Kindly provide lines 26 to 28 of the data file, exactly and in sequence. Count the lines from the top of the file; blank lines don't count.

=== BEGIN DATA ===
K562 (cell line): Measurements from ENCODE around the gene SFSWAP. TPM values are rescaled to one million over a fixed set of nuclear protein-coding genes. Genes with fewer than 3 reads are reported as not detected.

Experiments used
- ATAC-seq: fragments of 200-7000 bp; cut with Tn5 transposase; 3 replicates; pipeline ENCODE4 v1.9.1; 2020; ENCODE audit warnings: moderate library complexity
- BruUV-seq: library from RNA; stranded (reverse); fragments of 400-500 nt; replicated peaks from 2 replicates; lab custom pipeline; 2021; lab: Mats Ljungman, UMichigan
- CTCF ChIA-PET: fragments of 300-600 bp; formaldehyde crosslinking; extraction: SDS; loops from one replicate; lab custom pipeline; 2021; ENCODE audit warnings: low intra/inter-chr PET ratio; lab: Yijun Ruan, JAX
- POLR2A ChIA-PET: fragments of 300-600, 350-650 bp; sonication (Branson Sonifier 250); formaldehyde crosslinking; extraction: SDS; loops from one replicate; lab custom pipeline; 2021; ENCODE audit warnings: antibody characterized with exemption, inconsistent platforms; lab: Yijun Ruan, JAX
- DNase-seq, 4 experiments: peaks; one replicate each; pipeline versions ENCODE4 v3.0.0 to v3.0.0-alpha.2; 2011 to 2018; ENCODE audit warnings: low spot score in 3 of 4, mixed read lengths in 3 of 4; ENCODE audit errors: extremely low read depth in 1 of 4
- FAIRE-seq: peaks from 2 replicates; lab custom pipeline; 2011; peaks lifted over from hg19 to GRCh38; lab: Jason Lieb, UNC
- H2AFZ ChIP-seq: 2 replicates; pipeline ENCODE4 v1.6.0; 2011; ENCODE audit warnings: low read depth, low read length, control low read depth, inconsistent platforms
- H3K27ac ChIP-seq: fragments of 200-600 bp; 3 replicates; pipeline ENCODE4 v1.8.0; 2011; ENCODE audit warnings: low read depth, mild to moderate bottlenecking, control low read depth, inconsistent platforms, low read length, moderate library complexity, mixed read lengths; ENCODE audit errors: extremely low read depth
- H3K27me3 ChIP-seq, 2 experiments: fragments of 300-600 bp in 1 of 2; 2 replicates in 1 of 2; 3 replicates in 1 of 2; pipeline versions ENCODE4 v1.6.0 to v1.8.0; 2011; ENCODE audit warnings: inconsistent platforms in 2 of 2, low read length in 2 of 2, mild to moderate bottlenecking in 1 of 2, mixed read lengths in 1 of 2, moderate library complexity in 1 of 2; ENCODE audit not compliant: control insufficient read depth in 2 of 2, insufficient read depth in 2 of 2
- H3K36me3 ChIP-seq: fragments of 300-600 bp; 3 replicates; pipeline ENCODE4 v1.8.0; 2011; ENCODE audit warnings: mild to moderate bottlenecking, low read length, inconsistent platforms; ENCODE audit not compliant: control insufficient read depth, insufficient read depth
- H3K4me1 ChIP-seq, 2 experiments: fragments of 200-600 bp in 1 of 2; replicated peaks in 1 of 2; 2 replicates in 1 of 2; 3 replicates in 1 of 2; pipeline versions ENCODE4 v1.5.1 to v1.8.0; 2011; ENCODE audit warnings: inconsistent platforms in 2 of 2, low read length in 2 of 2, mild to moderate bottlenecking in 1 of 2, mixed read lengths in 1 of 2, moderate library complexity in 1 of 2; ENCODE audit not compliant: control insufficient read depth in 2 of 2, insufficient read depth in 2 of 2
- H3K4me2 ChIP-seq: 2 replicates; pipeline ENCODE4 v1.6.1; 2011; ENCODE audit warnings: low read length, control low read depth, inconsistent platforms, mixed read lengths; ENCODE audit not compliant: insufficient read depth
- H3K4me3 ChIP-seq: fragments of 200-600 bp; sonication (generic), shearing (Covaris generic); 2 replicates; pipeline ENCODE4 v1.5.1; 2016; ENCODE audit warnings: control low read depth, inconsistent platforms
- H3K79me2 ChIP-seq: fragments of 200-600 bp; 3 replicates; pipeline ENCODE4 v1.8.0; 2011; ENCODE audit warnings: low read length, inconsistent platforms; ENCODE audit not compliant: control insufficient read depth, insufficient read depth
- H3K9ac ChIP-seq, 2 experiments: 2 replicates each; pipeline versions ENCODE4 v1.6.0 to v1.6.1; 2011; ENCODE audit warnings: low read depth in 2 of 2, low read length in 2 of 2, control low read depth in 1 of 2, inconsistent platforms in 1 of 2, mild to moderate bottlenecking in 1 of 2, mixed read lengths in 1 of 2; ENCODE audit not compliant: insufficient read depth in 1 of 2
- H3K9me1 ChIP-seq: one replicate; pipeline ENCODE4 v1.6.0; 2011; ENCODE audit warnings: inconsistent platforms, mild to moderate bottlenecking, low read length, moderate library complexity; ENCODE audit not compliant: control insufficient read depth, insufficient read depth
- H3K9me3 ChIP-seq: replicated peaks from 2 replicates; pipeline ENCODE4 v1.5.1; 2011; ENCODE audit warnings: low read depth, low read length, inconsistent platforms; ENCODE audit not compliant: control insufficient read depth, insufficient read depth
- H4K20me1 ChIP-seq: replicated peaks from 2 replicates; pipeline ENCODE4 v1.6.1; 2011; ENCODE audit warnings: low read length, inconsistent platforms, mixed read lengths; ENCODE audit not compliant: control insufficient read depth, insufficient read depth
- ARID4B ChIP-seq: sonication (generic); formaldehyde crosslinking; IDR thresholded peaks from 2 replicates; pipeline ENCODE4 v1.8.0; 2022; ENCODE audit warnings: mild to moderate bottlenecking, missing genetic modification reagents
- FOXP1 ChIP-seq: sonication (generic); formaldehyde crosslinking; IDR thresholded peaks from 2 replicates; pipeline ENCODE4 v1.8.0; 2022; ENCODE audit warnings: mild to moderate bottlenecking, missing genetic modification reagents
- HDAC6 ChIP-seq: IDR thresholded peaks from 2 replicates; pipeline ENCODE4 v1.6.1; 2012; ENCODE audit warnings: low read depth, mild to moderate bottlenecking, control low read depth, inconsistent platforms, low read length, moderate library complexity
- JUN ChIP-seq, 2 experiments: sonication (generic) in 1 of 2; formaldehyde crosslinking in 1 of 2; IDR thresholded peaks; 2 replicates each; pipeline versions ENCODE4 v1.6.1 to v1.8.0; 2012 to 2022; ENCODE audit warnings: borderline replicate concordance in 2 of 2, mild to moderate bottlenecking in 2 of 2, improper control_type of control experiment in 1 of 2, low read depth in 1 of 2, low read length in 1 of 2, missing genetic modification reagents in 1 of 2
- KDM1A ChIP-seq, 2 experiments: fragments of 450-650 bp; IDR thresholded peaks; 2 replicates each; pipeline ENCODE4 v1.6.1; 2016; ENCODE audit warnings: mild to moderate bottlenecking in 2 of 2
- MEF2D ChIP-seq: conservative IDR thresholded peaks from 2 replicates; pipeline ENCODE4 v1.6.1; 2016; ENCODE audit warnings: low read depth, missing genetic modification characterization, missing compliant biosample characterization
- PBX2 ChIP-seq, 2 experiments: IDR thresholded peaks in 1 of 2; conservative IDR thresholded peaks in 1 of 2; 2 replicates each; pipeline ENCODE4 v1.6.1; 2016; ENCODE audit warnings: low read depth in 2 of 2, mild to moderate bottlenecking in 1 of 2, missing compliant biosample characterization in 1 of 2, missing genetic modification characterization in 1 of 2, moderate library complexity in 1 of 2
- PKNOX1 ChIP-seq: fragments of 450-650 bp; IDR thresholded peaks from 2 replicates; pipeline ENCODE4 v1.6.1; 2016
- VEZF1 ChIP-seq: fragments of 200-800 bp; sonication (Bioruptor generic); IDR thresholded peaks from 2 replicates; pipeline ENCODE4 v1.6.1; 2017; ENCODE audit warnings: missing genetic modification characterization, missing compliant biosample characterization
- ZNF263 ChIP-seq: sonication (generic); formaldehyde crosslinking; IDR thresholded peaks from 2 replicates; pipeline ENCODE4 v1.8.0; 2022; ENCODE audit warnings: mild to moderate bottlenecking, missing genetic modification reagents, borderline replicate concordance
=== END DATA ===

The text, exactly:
- MEF2D ChIP-seq: conservative IDR thresholded peaks from 2 replicates; pipeline ENCODE4 v1.6.1; 2016; ENCODE audit warnings: low read depth, missing genetic modification characterization, missing compliant biosample characterization
- PBX2 ChIP-seq, 2 experiments: IDR thresholded peaks in 1 of 2; conservative IDR thresholded peaks in 1 of 2; 2 replicates each; pipeline ENCODE4 v1.6.1; 2016; ENCODE audit warnings: low read depth in 2 of 2, mild to moderate bottlenecking in 1 of 2, missing compliant biosample characterization in 1 of 2, missing genetic modification characterization in 1 of 2, moderate library complexity in 1 of 2
- PKNOX1 ChIP-seq: fragments of 450-650 bp; IDR thresholded peaks from 2 replicates; pipeline ENCODE4 v1.6.1; 2016